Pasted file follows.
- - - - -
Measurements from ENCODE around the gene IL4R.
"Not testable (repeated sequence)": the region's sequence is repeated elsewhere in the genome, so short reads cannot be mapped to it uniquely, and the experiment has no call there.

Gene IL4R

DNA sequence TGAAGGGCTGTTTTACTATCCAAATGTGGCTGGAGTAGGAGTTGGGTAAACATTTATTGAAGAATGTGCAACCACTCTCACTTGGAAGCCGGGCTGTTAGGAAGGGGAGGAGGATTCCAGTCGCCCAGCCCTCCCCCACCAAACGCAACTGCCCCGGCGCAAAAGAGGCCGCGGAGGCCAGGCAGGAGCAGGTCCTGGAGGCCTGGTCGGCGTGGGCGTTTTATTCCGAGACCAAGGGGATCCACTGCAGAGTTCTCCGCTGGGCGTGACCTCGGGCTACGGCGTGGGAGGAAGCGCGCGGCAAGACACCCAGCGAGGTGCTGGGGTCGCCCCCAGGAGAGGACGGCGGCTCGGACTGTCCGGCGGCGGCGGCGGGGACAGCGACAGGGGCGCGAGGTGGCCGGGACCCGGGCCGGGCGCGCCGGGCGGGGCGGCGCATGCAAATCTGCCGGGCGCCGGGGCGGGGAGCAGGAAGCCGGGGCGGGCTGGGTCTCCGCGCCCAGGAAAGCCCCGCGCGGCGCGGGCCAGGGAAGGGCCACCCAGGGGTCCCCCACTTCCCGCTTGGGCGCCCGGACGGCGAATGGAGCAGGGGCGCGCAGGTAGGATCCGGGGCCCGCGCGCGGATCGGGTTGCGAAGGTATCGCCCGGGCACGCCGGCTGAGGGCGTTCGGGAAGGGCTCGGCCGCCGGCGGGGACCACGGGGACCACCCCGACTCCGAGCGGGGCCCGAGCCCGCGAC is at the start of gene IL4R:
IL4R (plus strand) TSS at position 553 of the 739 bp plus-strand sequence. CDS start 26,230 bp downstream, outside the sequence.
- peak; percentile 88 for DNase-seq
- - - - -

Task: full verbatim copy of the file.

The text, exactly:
Measurements from ENCODE around the gene IL4R.
"Not testable (repeated sequence)": the region's sequence is repeated elsewhere in the genome, so short reads cannot be mapped to it uniquely, and the experiment has no call there.

Gene IL4R

DNA sequence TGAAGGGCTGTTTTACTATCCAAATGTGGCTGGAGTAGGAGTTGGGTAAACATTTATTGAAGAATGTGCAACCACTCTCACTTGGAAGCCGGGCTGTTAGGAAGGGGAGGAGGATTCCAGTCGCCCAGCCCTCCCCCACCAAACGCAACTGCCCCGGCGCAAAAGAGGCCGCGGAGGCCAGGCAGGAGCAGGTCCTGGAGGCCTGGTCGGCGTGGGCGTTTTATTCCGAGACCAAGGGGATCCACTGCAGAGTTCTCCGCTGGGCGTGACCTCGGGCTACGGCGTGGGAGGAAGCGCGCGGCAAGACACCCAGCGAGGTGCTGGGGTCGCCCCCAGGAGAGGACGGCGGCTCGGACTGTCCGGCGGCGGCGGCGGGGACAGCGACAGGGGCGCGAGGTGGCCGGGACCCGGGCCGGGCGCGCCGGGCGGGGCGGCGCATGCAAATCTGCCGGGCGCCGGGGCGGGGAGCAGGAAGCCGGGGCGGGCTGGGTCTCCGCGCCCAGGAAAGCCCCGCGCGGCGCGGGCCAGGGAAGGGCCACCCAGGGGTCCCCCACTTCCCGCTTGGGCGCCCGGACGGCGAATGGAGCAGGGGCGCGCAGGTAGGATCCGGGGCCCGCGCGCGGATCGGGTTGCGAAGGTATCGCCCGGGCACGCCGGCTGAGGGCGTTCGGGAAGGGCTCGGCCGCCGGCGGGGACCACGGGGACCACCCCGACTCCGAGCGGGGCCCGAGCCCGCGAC is at the start of gene IL4R:
IL4R (plus strand) TSS at position 553 of the 739 bp plus-strand sequence. CDS start 26,230 bp downstream, outside the sequence.
- peak; percentile 88 for DNase-seq